Failing to enforce rules consistently reinforces the child’s inappropriate behavior. If your child gets a pass once, they’ll keep testing your limit in the future.
7. Be a role model
The importance of parental influence on a child goes without saying. However, it applies to not only behavior but also emotional control.
Defiant children usually lack emotional regulation and self-control. Their aggressive behavior is often due to their inability to control their emotions.
Set a good example of self-regulation by showing them how to do it in real life. When your child makes mistakes, take several deep breaths to calm yourself instead of yelling or getting angry. Show them you don’t lose it even when things don’t go your way.
How to discipline a defiant child when nothing works
You have probably tried yelling, punishment, or behavior modification. If it seems as if nothing is working, that’s because these methods aren’t supposed to work, especially in the long run.
Discipline techniques that are not based on mutual respect will not inspire a kid to listen to you, especially if they are strong-willed. Your child’s temperament may require a different approach.
It can be challenging to have a positive relationship with a defiant child.
Having a negative child will affect the parent’s ability to use positive strategies or express positive emotions because relationships are bidirectional9.
Having been in a power struggle for years, it can be hard to start using positive strategies. But it is worth it.
Are you still wondering if building a good relationship is the way to go? Check out why having a positive parent-child relationship is the key to a child’s success in life.
Need Help Motivating Kids?
Online course How To Motivate Kids is a great place to start.
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- 2.Dix T. The affective organization of parenting: Adaptive and maladaptative processes. Psychological Bulletin. Published online 1991:3-25. doi:10.1037/0033-2909.110.1.3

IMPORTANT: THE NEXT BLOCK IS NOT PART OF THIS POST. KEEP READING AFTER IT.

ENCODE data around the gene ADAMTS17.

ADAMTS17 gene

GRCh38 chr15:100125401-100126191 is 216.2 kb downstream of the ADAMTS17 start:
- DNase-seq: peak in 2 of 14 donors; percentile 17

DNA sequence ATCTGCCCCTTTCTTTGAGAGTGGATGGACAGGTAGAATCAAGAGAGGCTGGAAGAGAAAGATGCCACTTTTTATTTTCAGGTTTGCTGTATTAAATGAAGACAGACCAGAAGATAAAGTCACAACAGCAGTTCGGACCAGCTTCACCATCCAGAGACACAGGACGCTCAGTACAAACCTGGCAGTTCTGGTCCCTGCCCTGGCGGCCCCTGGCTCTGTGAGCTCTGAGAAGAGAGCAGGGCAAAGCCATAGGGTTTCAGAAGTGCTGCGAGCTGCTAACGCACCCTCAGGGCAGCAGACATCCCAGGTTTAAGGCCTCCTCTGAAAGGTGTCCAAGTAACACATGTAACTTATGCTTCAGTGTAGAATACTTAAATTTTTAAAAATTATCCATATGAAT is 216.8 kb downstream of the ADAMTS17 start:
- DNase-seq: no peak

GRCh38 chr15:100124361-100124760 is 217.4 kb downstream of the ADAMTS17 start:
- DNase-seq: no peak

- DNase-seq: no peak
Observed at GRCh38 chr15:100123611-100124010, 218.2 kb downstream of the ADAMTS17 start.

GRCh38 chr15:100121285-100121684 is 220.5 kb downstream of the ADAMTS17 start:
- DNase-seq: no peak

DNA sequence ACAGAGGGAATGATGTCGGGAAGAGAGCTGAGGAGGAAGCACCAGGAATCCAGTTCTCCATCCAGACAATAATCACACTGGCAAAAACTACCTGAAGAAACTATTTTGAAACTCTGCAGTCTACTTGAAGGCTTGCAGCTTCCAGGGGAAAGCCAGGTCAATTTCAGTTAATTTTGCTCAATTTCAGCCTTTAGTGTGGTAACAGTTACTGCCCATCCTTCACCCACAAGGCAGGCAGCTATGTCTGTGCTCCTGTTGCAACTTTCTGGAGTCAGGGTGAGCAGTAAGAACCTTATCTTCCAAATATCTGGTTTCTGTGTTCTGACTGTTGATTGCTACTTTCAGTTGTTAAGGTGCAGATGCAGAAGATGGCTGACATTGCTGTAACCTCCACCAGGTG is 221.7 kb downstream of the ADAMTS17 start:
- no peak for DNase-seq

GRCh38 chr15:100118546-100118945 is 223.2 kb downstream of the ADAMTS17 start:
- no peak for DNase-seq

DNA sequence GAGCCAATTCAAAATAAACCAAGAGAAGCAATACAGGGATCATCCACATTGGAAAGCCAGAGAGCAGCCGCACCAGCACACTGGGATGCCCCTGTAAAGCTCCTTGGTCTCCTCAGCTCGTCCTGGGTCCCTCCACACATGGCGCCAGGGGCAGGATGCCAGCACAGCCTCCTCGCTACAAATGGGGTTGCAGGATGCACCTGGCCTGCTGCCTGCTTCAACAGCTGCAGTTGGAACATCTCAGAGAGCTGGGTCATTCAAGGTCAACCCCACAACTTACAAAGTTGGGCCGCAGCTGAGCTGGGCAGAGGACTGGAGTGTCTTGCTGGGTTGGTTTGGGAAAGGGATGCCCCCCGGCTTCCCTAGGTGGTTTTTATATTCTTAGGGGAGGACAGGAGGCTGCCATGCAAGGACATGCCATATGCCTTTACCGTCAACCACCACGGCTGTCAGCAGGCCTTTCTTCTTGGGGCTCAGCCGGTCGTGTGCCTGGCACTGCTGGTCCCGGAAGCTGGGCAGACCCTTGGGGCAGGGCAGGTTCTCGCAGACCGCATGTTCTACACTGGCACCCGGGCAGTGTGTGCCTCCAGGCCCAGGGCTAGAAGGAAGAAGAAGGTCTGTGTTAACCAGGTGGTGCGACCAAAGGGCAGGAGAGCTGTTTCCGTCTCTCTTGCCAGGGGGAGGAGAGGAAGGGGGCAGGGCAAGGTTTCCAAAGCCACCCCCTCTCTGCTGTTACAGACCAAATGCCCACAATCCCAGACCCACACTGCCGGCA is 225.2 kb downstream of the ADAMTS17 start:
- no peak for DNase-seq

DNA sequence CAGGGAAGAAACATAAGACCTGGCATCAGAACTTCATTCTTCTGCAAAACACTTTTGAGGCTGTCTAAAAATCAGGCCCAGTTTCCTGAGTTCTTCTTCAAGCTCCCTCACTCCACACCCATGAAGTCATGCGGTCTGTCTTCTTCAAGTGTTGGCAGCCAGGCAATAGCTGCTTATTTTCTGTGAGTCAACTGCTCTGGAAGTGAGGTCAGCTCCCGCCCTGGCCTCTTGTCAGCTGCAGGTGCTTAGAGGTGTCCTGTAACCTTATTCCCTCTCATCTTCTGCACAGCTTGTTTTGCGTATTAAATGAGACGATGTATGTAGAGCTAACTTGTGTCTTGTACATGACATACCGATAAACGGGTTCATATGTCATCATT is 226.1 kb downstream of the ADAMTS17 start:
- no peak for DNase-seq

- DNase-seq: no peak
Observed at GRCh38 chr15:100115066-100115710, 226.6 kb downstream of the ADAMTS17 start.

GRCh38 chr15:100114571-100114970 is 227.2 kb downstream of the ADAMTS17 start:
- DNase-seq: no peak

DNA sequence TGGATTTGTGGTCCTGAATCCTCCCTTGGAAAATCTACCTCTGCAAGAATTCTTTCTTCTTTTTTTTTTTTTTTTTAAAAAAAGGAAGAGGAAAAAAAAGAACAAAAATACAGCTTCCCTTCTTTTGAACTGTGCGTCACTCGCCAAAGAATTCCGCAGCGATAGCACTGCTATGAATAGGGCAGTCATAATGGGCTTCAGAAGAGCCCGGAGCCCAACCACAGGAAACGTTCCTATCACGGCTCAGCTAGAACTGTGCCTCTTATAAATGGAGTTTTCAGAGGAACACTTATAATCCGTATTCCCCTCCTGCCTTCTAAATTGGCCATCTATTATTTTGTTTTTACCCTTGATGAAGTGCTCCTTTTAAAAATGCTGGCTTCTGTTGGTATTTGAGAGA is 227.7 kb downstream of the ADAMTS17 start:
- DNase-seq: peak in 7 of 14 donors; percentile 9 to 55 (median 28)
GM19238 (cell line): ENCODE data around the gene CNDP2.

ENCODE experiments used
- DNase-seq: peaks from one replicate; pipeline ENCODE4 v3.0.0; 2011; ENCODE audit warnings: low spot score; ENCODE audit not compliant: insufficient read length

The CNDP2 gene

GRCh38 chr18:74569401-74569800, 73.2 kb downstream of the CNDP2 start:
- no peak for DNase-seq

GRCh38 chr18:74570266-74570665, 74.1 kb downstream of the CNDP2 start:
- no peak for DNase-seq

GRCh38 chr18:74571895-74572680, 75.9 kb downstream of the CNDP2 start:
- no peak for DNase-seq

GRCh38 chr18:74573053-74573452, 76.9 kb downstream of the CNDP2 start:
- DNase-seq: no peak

- 3.Knafo A, Plomin R. Parental discipline and affection and children’s prosocial behavior: Genetic and environmental links. Journal of Personality and Social Psychology. Published online January 2006:147-164. doi:10.1037/0022-35220.127.116.11
- 4.Wade SL, Cassedy A, Walz NC, Taylor HG, Stancin T, Yeates KO. The relationship of parental warm responsiveness and negativity to emerging behavior problems following traumatic brain injury in young children. Developmental Psychology. Published online 2011:119-133. doi:10.1037/a0021028
- 5.NELSON JA, O’BRIEN M, CALKINS SD, KEANE SP. Mothers’ and fathers’ negative responsibility attributions and perceptions of children’s problem behavior. Pers Relationship. Published online June 13, 2013:719-727. doi:10.1111/pere.12010
- 6.Snyder J, Cramer A, Afrank J, Patterson GR. The Contributions of Ineffective Discipline and Parental Hostile Attributions of Child Misbehavior to the Development of Conduct Problems at Home and School. Developmental Psychology. Published online 2005:30-41. doi:10.1037/0012-1618.104.22.168
- 7.Landry R, Whipple N, Mageau G, et al. Trust in organismic development, autonomy support, and adaptation among mothers and their children. Motiv Emot. Published online May 9, 2008:173-188. doi:10.1007/s11031-008-9092-2
- 8.Grolnick WS, Pomerantz EM. Issues and Challenges in Studying Parental Control: Toward a New Conceptualization. Child Development Perspectives. Published online December 2009:165-170. doi:10.1111/j.1750-8606.2009.00099.x
- 9.Pettit GS, Arsiwalla DD. Commentary on Special Section on “Bidirectional Parent–Child Relationships”: The Continuing Evolution of Dynamic, Transactional Models of Parenting and Youth Behavior Problems. J Abnorm Child Psychol. Published online May 13, 2008:711-718. doi:10.1007/s10802-008-9242-8